In another impressive win under Schiessl’s leadership, the German firm also scored a significant role this summer when it was appointed to advise Kabel Deutschland over Vodafone’s acquisition of the company, which offered Kabel shareholders €87 per share in cash.

sarah.downey@legalease.co.uk

Legal Business

The guessing game is over as Vodafone’s $130bn Verizon sell off sees Slaughters acting opposite Macfarlanes and Wachtell

The guessing game is over as Vodafone’s $130bn Verizon sell off sees Slaughters acting opposite Macfarlanes and Wachtell

Intense speculation over Vodafone’s $130bn disposal of its US group, whose principal asset is its 45% interest in Verizon Wireless, to Verizon Communications this evening (2 September) came to an end after the deal announced, with Macfarlanes revealed as acting for Verizon and Slaughter and May for Vodafone. Slaughter and May corporate partner Roland Turnill led for the telecoms giant on one of the largest corporate deals in history, along with Simpson Thacher in the US.

Verizon was advised by Macfarlanes’ managing partner Charles Martin and corporate partner Graham Gibb, alongside Wachtell, Lipton, Rosen & Katz partners Daniel Neff and Steven Rosenblum. Hogan Lovells also had a secondary role for Vodafone.

Slaughter and May is one of Vodafone’s go-to corporate panel firms and Turnill has acted on deals including its 2011 $5bn acquisition of Essar’s minority shareholding in Vodafone Essar. The instruction comes after Linklaters, also on its panel of lead advisers, in June advised Vodafone on its €7.7bn takeover of Kabel Deutschland.

This latest transaction was unanimously approved by the boards of both companies and is subject to regulatory approval, as well as the approval of both companies’ shareholders, a Vodafone statement said today. The transaction is expected to close in the first quarter of 2014.

Vodafone’s announcement this evening on the London Stock Exchange came after an earlier statement responding to media speculation, which confirmed that talks were taking place but that there was ‘no certainty a deal would be reached’.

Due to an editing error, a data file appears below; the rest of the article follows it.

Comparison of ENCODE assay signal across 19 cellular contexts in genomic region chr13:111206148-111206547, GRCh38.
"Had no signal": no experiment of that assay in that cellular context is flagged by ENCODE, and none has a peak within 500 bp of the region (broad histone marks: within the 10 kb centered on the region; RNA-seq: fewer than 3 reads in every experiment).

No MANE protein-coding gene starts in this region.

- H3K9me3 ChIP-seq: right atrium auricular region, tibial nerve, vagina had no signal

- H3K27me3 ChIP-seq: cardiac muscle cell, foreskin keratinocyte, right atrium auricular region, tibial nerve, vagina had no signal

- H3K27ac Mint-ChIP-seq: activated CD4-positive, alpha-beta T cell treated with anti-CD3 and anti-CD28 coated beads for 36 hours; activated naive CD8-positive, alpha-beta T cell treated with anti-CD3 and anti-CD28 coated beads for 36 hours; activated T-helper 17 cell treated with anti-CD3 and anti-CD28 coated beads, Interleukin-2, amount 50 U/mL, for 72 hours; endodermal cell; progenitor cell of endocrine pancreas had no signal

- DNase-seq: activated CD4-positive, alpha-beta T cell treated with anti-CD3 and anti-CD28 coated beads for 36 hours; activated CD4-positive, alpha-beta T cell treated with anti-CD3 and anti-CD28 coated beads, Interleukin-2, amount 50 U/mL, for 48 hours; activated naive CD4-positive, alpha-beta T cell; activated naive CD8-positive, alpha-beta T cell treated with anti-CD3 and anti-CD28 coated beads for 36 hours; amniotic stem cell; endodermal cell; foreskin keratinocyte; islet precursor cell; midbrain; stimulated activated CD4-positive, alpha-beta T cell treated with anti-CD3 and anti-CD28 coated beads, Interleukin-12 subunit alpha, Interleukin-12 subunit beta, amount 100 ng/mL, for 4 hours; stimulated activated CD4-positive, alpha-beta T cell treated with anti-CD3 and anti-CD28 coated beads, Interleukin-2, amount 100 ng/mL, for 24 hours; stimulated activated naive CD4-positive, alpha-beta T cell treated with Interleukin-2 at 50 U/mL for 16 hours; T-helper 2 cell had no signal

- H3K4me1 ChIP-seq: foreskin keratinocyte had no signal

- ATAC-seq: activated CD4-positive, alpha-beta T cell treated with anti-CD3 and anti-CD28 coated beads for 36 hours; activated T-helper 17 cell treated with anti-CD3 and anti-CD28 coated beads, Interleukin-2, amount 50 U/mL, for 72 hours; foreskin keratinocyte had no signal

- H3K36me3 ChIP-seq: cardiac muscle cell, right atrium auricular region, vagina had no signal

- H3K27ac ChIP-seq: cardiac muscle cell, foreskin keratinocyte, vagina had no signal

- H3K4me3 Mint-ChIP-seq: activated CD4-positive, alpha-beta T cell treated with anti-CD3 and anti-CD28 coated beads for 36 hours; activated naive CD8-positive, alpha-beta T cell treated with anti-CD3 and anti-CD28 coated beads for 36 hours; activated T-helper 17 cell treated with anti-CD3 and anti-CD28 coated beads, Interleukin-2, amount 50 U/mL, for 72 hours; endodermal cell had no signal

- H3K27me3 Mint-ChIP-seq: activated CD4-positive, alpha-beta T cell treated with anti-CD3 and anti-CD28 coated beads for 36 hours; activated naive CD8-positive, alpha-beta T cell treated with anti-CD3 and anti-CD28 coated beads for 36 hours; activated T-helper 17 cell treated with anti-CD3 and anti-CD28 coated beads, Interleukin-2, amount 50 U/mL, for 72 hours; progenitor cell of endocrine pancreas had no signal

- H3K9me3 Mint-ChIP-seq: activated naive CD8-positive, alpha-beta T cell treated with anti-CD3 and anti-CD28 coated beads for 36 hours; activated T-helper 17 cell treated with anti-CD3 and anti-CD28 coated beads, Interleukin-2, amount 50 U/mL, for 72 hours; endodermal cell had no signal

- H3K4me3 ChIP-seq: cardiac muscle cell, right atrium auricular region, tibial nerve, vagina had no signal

Lowell McAdam, Verizon chairman and CEO, said of the deal: ‘Today’s announcement is a major milestone for Verizon, and we look forward to having full ownership of the industry leader in network performance, profitability and cash flow.’

Vittorio Colao, Vodafone group CEO, added: ‘This transaction allows both Vodafone and Verizon to execute on their long-term strategic objectives. Our two companies have had a long and successful partnership and have grown Verizon Wireless into a market leader with great momentum. We wish Lowell and the Verizon team continuing success over the years ahead.’

sarah.downey@legalease.co.uk

Legal Business

Finance: Slaughters, Cravath and De Brauw secure Shell DCM work as Irwin Mitchell wins Wells Fargo as new client

Finance: Slaughters, Cravath and De Brauw secure Shell DCM work as Irwin Mitchell wins Wells Fargo as new client

European corporates are showing greater reluctance than last year to tap into the debt capital markets but Royal Dutch Shell this week issued a triple-tranche $3.75bn bond with Slaughter and May; Cravath, Swaine & Moore and De Brauw Blackstone Westbroek at the helm.

Slaughter and May’s finance partner Matthew Tobin and tax partner William Watson led a team advising on the issue of five-year, ten-year and 30-year fixed rate notes, which were issued by Shell International Finance and guaranteed by Royal Dutch Shell, which plans to use the funds for general corporate purposes.